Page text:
Fourier’s Law, Heat Transfer by Conduction, Convection and Radiation : Pharmaceutical Guidelines -->

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Fourier’s Law, Heat Transfer by Conduction, Convection and Radiation

Using Fourier's law of thermal conduction, heat is transferred through a material in a specific proportion to its negative gradient of temperature.

Fourier's Law


Using Fourier's law of thermal conduction, heat is transferred through a material in a specific proportion to its negative gradient of temperature and to its area (perpendicular to the gradient).

The rate equations describe heat transfer processes. In thermal conduction, Fourier's law of thermal conduction is used to calculate the rate equation. A negative gradient in area and temperature, where flow of heat occurs at 90 degrees to that gradient, directly relates to the rate of heat transfer across a solid substance.

According to Fourier's law, the differential form is:

q = - k ▽ T

∇T is the gradient of temperature (K.m-1)

A material's conductivity (W. m-1. K-1) is represented by k.

Heat flux density is expressed by q (W. m-2)

Essentially, the proportionality constant of a substance is what determines its thermal conductivity (k or λ). Thermal conductivity is determined by the rapid transfer of energy by conduction in a body. The value of K is also higher. The inverse relationship between geometry, temperature difference, and material thermal conductivity is used to find Fourier's law. The law was first presented by Joseph Fourier in 1822, who noted that: "the difference in heat flux between two surfaces depends on the magnitude and sign of the temperature gradient".

Heat Transfer by Conduction

In this process, heat is transferred from objects in higher temperatures to objects in lower temperatures.

A high kinetic energy area transfers thermal energy to a lower kinetic energy area. Due to the collision between high-speed particles and slow-moving particles, slow moving particles increase their kinetic energy. Physical contact transfers heat in this way. The term conduction itself is synonymous with heat transfer.

Conduction examples are as follows:
  • Clothing can be ironed through conduction, in which heat is transferred from the iron to the clothing.
  • Holding an ice cube in your hands results in the melting of the ice cube due to heat transfer.
  • When the sand is hot, ice cubes melt. It is common during summer months. Sandy surfaces conduct heat very well.

Heat Transfer by Convection


As fluids move from high to low temperatures, molecules move from region to region.

Temperature increases cause the volume of the liquid to increase by the same factor, which is called displacement. Convection can be calculated using the following equation:

Q = hc . A . (Ts – Tf)
  • A unit of heat transfer is Q
  • Hc is the heat transfer coefficient for convection
  • Heat transfer area A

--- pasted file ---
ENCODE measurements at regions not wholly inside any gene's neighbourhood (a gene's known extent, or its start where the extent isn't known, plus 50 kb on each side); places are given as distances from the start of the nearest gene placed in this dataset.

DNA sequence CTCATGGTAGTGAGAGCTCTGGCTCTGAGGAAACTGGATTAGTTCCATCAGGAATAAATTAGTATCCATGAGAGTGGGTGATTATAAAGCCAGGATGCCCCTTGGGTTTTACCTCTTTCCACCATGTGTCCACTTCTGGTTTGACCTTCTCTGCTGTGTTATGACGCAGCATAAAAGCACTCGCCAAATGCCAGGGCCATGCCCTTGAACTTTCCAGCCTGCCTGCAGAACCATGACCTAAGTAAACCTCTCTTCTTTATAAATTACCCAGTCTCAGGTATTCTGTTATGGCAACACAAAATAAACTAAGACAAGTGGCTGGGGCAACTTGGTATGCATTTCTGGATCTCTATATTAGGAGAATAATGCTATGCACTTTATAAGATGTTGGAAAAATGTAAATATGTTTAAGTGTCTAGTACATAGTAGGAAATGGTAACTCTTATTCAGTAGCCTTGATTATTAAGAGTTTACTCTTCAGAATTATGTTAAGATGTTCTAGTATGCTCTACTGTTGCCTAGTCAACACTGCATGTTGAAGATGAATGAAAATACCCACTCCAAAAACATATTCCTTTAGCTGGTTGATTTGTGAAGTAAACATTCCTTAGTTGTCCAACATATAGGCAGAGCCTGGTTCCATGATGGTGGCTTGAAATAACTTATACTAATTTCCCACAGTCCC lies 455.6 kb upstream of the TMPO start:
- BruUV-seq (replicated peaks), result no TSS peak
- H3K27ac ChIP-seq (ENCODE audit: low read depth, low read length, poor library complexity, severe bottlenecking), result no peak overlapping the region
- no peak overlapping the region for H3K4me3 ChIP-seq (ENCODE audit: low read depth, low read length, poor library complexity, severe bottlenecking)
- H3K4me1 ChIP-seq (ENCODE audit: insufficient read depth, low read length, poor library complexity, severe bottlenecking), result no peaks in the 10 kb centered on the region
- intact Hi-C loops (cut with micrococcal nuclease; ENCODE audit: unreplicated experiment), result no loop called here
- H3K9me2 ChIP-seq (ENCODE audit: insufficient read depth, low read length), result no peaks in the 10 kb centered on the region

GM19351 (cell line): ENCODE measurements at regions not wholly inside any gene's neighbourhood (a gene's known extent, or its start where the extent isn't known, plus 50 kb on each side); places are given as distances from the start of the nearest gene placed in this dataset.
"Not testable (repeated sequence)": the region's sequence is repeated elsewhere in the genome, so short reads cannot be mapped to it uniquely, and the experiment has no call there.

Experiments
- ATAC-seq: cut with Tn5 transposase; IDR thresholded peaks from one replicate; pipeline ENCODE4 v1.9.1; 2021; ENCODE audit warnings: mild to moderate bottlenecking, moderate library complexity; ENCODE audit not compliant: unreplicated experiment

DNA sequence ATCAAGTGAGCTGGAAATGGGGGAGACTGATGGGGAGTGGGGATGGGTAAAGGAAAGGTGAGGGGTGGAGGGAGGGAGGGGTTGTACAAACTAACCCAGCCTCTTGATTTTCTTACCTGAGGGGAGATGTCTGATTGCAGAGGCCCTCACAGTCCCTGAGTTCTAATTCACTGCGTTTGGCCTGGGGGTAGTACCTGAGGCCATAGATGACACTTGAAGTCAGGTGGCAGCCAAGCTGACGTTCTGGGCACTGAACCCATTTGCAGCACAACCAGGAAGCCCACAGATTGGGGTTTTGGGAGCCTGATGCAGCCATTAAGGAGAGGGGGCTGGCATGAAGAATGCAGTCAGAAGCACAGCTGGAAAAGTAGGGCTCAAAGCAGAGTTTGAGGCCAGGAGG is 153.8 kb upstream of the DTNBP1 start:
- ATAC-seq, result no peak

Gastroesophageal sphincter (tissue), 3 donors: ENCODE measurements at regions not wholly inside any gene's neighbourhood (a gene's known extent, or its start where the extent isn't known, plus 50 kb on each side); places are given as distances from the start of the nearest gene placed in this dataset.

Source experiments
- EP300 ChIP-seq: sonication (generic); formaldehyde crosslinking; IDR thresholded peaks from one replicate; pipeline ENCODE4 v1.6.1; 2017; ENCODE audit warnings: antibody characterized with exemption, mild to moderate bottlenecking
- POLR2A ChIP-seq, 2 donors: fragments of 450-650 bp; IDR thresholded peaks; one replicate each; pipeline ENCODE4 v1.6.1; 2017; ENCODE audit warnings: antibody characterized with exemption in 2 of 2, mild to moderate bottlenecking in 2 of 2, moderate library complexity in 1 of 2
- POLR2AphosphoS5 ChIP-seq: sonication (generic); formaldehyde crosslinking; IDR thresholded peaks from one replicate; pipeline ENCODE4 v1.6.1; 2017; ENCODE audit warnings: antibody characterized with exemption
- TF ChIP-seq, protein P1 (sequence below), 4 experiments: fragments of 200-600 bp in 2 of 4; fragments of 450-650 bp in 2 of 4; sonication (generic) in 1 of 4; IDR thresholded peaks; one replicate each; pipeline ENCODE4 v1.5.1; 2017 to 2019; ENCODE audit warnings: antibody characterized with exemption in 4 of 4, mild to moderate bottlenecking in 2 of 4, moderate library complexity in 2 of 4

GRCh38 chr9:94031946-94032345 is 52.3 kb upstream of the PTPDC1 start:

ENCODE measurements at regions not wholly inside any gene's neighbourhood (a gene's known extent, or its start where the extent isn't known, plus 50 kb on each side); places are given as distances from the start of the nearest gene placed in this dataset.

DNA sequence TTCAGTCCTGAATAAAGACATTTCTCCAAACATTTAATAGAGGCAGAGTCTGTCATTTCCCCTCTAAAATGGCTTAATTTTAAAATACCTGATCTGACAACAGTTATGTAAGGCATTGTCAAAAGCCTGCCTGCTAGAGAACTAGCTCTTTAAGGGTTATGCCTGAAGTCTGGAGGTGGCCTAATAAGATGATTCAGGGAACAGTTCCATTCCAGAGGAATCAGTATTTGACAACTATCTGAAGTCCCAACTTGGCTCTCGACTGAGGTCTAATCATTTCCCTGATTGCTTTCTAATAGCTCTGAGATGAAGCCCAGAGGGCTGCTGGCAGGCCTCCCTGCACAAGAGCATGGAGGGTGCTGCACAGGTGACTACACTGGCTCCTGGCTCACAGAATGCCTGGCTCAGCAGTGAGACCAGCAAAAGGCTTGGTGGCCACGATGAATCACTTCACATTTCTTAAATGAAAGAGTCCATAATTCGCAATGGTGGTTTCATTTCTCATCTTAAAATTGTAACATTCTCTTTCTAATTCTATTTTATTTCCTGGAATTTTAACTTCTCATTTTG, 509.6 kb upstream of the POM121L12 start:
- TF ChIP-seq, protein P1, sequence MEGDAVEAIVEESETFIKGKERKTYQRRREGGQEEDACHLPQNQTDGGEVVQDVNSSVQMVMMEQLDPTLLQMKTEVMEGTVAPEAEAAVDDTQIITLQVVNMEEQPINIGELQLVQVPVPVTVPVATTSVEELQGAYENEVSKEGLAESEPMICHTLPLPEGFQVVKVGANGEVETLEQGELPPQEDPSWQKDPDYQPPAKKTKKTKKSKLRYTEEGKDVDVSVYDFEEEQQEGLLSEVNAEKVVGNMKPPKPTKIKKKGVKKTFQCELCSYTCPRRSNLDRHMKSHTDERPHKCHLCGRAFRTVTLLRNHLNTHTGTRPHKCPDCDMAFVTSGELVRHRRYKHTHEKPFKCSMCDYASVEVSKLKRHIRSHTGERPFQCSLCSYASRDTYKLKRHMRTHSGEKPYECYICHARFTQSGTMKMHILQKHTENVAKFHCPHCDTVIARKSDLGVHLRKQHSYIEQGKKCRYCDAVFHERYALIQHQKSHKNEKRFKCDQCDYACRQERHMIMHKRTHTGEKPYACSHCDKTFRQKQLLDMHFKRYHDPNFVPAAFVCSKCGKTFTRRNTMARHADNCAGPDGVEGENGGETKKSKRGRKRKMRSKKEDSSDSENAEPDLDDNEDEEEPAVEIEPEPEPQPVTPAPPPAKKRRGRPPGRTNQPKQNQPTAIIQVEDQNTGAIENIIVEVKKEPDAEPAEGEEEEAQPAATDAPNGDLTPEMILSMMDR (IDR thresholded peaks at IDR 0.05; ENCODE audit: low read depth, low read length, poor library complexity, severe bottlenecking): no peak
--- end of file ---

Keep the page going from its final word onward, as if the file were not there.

• Temperature on the surface is Ts
  • Temperature of fluid Tf
Convection can be characterized by:
  • The molecules that are denser move to the bottom, and the molecules that are less dense move to the top, so that the water gets heated by the circular motion of molecules.
  • Cool water at the poles flows towards the equator while warm water around the equator does the reverse.
  • Convection is responsible for regulating the body temperature of warm-blooded animals by circulating their blood.

Heat Transfer by Radiation


All of us are exposed to radiant heat in some form or another on a daily basis. It is a form of thermal radiation. Radiant heat is a type of electromagnetic radiation. Electromagnetic waves remove energy from emitting bodies. The process of radiation involves the passage of a vacuum or transparent medium, either solid or liquid. Thermal radiation is produced by molecular motion. Emission of electromagnetic radiation occurs as a result of electron and proton motion. Radiation heat is measured by thermocouples. Temperature is measured by this device. Occasionally, a measurement error occurs in this device through radiation heat transfer.

With increased temperature, the wavelengths of the radiation emitted get shorter, resulting in shorter wavelengths. According to the Stefan-Boltzmann law, thermal radiation can be calculated as follows:

P = e ∙ σ ∙ A· (Tr – Tc)4
  • Radiative power is referred to as P
  • Radiation occurs in area A
  • The temperature of a radiator is Tr
  • The temperature of the environment is Tc
  • Stefan's constant σ is emissivity and e is the emissivity
Radiation examples are as follows:
  • An example of radiation is microwave radiation generated in the oven.
  • Sunlight emitting UV rays is also an example of radiation.
  • Radiation occurs when Uranium-238 decays into Thorium-234 and alpha particles are released.
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Ankur Choudhary is India's first professional pharmaceutical blogger, author and founder of Pharmaceutical Guidelines, a widely-read pharmaceutical blog since 2008. Sign-up for the free email updates for your daily dose of pharmaceutical tips.
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